Why do we like sugar so much?
Why do we like sugar so much? Eating fresh fruits, a natural source of sweetness, is healthy. However, nowadays, we consume large amounts of processed sugar, often added to food, and our diet can be far from healthy. So, why do we like sugar so much? If we understand "why" we eat, we can make better choices about "what" we eat. This project untangles sugar’s powers and celebrates fruits, all from a very unusual perspective.
Sugar has changed the course of history. Its central role in the triangular slave trade between Europe, Africa and the Americas has an impact on our society to this day. Its story can be viewed from many angles, whether economic, political, social, psychological or medical ones. Fruit Full explores some of these elements through artworks, stories, facts and opinions, as only art can, by bringing disciplines, people and ideas together.
You can discover the complete project on this website. To view a section, click on one of the images below.
About the project
Françoise Sergy is a photography and installation artist. As it happens, she is diabetic, type 2. For her, maintaining a low sugar diet is a very important way of managing her condition. She wanted to find out why we so often crave sweet treats, so she teamed up with nutrition scientists studying the role of sugar in our diet.
Professor Leanne Hodson and her team are based at the Oxford Centre for Diabetes, Endocrinology & Metabolism (OCDEM) at the University of Oxford, UK. Amongst other work, they research the role of sugar in the metabolism of cells, working with volunteer participants as well as by studying human cells in the laboratory.
Professor Julie Lovegrove is Head of the Hugh Sinclair Unit of Human Nutrition at the University of Reading, UK. The Unit’s work focuses on a broad range of nutrition issues, particularly the study of diet-related chronic diseases and how to prevent them.
Fruits, glorious fruits
Françoise has an other passion: the world of plants. Fruit Full is her third art and science project exploring the importance, often hidden, of plants in our everyday life. Here, she has chosen to study five fruits, three of them familiar to everyone: plums, cherries and raspberries, and two whose popularity has sadly waned in the UK: quinces and mulberries.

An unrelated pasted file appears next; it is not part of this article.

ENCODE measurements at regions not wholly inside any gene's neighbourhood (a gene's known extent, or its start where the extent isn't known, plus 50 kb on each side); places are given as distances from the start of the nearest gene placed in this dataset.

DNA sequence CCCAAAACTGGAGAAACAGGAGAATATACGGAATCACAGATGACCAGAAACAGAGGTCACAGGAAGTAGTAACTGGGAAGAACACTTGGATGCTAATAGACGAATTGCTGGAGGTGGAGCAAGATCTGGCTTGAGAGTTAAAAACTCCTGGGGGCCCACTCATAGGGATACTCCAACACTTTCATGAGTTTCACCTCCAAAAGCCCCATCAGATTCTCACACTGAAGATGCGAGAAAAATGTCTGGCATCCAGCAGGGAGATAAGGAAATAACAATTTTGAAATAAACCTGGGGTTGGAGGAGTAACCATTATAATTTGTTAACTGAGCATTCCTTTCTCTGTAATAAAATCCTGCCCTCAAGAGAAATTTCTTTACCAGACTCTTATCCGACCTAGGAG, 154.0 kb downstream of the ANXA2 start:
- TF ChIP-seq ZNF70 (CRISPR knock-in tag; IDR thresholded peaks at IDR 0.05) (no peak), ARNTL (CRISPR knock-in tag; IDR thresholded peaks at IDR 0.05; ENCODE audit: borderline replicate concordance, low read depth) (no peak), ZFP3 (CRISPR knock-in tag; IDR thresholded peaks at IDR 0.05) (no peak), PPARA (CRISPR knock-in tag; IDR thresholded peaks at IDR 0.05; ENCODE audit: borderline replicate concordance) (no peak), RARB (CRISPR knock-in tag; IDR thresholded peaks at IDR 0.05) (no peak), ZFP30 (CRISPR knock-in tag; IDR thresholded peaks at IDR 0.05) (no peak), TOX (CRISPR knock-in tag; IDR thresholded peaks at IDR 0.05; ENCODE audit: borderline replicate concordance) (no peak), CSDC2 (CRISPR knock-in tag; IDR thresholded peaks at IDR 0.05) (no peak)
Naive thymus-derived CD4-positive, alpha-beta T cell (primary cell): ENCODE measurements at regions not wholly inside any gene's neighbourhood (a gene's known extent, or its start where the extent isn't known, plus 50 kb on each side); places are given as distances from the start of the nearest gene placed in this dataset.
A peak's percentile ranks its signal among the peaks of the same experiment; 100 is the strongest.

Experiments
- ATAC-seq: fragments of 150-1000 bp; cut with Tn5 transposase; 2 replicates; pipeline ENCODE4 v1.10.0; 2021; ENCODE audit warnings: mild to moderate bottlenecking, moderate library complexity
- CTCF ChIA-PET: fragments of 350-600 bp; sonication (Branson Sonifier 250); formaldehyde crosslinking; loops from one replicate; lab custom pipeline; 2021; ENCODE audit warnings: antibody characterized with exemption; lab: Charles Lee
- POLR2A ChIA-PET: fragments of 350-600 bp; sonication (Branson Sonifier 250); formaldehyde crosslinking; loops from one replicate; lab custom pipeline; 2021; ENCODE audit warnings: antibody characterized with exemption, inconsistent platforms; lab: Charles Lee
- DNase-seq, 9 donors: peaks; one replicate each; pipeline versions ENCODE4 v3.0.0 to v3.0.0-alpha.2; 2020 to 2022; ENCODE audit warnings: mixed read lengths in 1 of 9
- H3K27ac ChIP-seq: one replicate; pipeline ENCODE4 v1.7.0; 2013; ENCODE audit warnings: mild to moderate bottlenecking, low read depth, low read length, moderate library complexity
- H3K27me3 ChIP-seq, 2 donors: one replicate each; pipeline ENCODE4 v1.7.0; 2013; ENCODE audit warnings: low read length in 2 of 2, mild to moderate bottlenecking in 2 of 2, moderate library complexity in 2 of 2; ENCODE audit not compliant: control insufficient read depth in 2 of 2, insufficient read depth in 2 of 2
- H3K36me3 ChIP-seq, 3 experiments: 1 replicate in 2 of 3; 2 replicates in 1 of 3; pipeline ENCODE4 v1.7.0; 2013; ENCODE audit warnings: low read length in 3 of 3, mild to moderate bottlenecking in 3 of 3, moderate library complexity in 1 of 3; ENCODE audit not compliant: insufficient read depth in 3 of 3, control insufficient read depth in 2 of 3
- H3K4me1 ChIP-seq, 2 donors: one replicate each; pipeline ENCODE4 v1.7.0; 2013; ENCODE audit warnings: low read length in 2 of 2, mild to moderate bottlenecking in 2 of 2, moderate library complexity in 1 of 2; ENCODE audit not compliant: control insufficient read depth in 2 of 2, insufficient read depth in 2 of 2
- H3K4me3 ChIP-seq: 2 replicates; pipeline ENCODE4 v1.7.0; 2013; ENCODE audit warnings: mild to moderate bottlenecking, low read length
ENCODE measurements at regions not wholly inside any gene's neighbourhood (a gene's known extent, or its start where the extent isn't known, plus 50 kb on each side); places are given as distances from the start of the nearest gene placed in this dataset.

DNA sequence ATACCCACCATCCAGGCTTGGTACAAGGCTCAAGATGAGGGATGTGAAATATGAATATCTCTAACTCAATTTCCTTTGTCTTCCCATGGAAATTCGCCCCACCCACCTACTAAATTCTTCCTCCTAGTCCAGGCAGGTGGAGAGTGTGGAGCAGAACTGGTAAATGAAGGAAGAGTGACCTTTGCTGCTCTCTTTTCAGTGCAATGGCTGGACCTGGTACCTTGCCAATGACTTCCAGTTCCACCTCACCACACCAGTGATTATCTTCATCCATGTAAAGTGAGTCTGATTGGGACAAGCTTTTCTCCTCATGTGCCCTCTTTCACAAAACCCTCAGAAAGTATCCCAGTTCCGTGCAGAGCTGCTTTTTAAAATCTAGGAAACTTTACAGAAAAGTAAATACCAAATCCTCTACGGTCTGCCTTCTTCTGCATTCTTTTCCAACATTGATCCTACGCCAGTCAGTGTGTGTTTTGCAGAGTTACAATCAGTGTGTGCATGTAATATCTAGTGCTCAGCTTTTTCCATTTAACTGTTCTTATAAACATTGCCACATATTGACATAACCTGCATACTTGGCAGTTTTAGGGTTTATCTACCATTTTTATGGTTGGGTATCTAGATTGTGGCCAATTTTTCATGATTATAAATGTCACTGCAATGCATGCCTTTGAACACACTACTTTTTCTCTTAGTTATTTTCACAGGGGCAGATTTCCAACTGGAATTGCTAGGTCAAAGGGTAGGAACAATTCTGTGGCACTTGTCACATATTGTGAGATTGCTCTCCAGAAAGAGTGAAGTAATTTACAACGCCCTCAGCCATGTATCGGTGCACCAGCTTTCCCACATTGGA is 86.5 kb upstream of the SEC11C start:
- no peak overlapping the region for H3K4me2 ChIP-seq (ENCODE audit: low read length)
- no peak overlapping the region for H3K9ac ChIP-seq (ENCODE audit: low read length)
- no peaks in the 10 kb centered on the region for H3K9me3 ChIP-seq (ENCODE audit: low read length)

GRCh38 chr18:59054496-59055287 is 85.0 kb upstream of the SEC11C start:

The project shows how these fruits are grown by farmers and what happens when they are made into foods in factories. Featured are the National Fruit Collection in Kent, UK, home to over 3500 varieties of fruit; a market farmer, also in Kent; and the preserves makers Wilkin & Sons in Essex, UK, whose large farm is home to a mulberry orchard which is unique in the country. The artist also visited Bulgaria where a traditional type of plum preserve is made.
Fruit Full is a multimedia art and science project, offering a unique perspective on a very topical issue.
To view one of the project's sections, click on an image below.
Here, you will discover five fruits and their power to evoke and please all our senses. You will find out how they are grown and produced on farms, and how they are made into jam in a factory.
You will learn about sugar, its history and its impact on our society through the ages.
You will explore the work of nutrition scientists and some of their research.
You will be able to listen to a focus group discussing topics such as "what we eat", "why we eat" and "what is sugar".
You will discover two art installations which feature everyday objects: Sugar Spell, made from an orchard ladder, plays visually and physically on the meaning of sweetness. Fruit Talk, made from a fruit harvesting trolley, revisits childhood memories of gardens and fruit picking.
And hopefully, by the end, you will know why it is that most of us like sugar so much. And you will cherish fruits all the more, for their taste, their colour, their aroma, their silky skin and perfectly sweet and juicy flesh...